MICHIGAN — Michigan’s health-insurance market remains one of the least competitive in the nation, according to an annual nationwide analysis by the American Medical Association.
The AMA overall ranks Michigan as the third-least competitive state for commercial health coverage as of 2010, down from fourth in 2009 and right behind Hawaii and Alabama.
Michigan also ranks second-least competitive in the PPO market, above only Alabama, according to the AMA.
The report shows Blue Cross Blue Shield of Michigan’s dominance in many markets across the state with 69 percent statewide market share across all product lines. Among the exceptions is West Michigan, where rival Priority Health holds dominant market share of 81 percent in Kent County, 86 percent in Ottawa County and 66 percent in Muskegon County for HMO coverage.
Priority Health also leads the Ottawa County market across all health insurance products with a 49 percent share, versus Blue Cross Blue Shield’s 36 percent. Ottawa County is the only market in the state where Blue Cross Blue Shield lacks a leading market share, according to the AMA report.
The Grand Rapids-based Priority Health overall has a 9 percent statewide market share across all products and 24 percent for HMO coverage alone. Blue Care Network, the HMO subsidiary of Blue Cross Blue Shield, has a 44 percent statewide market share.
Blue Care Network holds a 93 percent share of the HMO market in Battle Creek and an 85 percent market share in the Kalamazoo-Portage area.
Across the state, Blue Cross Blue Shield of Michigan has market shares of more than 70 percent across all product lines in Ann Arbor, Battle Creek, Bay City, Flint, Jackson, Niles-Benton Harbor and Warren-Farmington Hills-Troy, according to the AMA report that annually looks at competition for health insurance in all 50 states.
The results in the 2012 edition of the report are similar to the AMA’s findings in previous years and come as state legislators weigh bills to transition Blue Cross Blue Shield to a not-for-profit mutual insurance company and bring the Blues, HMOs and commercial insurance carriers under the same regulations.
The AMA report provides ammunition to critics who say the legislation needs to change to create a more competitive landscape in Michigan.
“That bill must be amended to encourage more competition, including a mandate that Blue Cross not use its massive market power to force providers to sign contracts limiting competition with other insurers, and a requirement that the company pay its fair share of shortfalls in Medicare and Medicaid,” said Rick Murdock, executive director of the Michigan Association of Health Plans that represents HMOs and commercial carriers.
“Failure to include these provisions will mean Michigan’s insurance market will be dominated by the Blue Cross monopoly for decades to come – forcing companies and individuals to pay higher insurance rates than if our market was competitive,” Murdock said.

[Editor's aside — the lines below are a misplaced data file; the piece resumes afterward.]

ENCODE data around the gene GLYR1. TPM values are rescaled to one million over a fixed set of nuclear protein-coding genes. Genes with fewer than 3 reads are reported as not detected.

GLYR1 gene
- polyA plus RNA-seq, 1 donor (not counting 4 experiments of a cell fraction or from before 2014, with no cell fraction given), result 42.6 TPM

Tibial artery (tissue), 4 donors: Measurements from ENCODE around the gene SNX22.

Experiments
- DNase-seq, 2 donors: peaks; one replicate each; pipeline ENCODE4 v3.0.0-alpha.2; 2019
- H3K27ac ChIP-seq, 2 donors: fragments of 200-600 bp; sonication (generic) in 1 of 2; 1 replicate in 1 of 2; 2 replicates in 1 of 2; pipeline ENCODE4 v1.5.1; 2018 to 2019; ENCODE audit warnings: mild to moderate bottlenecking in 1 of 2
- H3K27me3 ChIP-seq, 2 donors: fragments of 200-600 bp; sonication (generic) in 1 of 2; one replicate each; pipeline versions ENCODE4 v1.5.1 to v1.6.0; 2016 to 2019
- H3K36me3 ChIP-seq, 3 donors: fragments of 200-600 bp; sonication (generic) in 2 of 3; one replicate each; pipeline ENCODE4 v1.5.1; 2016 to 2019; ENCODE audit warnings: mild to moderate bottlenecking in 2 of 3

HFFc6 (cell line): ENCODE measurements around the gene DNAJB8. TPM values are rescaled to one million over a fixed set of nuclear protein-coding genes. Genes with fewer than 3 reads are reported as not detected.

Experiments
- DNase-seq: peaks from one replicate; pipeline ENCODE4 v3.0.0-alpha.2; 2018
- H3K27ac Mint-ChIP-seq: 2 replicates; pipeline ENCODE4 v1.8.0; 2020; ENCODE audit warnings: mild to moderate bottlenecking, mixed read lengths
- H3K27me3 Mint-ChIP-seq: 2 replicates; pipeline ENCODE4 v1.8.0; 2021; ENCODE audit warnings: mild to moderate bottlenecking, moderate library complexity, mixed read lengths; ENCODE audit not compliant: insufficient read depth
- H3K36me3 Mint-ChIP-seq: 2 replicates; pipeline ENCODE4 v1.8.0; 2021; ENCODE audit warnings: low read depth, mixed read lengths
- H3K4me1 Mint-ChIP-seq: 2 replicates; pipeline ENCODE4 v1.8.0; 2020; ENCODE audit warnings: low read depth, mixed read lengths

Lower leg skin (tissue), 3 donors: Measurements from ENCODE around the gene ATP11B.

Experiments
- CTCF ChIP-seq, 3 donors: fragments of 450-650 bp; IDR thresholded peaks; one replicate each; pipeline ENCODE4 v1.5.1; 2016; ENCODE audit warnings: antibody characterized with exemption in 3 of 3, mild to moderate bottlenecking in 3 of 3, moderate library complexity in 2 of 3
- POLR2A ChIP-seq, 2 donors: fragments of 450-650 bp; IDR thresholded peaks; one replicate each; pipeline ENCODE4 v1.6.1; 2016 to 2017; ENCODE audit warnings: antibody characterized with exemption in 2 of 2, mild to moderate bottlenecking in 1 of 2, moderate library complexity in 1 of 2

Blue Cross Blue Shield also dominates PPO coverage statewide with an 85 percent market share. The nearest PPO competitor is Aetna Inc. at 7 percent, according to the AMA.
In a September interview with MiBiz, Blue Cross Blue Shield of Michigan CEO Dan Loepp defended the insurer’s size. Blue Cross Blue Shield won much of its new business in the self-funded market for large employers through a bidding process, Loepp said.
“Do you tell any of the large West Michigan employers that they can’t buy Blue Cross … because they have too much market share?” he told MiBiz. “So this market-share argument, to me, is just ridiculous because we are in the open market. Every West Michigan 500-plus (employee) business that’s gone Blue, we earned the business on an RFP process. So how is that not competitive?
“That’s simply more hyperbole from those that don’t have a good answer. They say that, ‘Well, you’re too big.’ Yet time after time, businesses that employ people in Michigan are picking Blue.”
Andy Hetzel, vice president of corporate communication for Blue Cross Blue Shield of Michigan, notes the Michigan Office of Financial and Insurance Regulation consistently has declared a competitive marketplace for the small-group insurance market for employers with two to 49 employees.
“And the regulator knows the market here more than the AMA knows it,” Hetzel said.
He described the report as the AMA’s “annual attack on large Blues plans (across the country) and it doesn’t jibe with the reality on the ground in the market.”
Nationally, the AMA says a majority of health insurance markets are highly concentrated and lack strong competition.
“These markets are ripe for the exercise of health insurer market power, which is detrimental to society. The results of this study should prompt federal and state antitrust authorities to more vigorously examine the anti-competitive effects of proposed mergers between health insurers,” the AMA report states.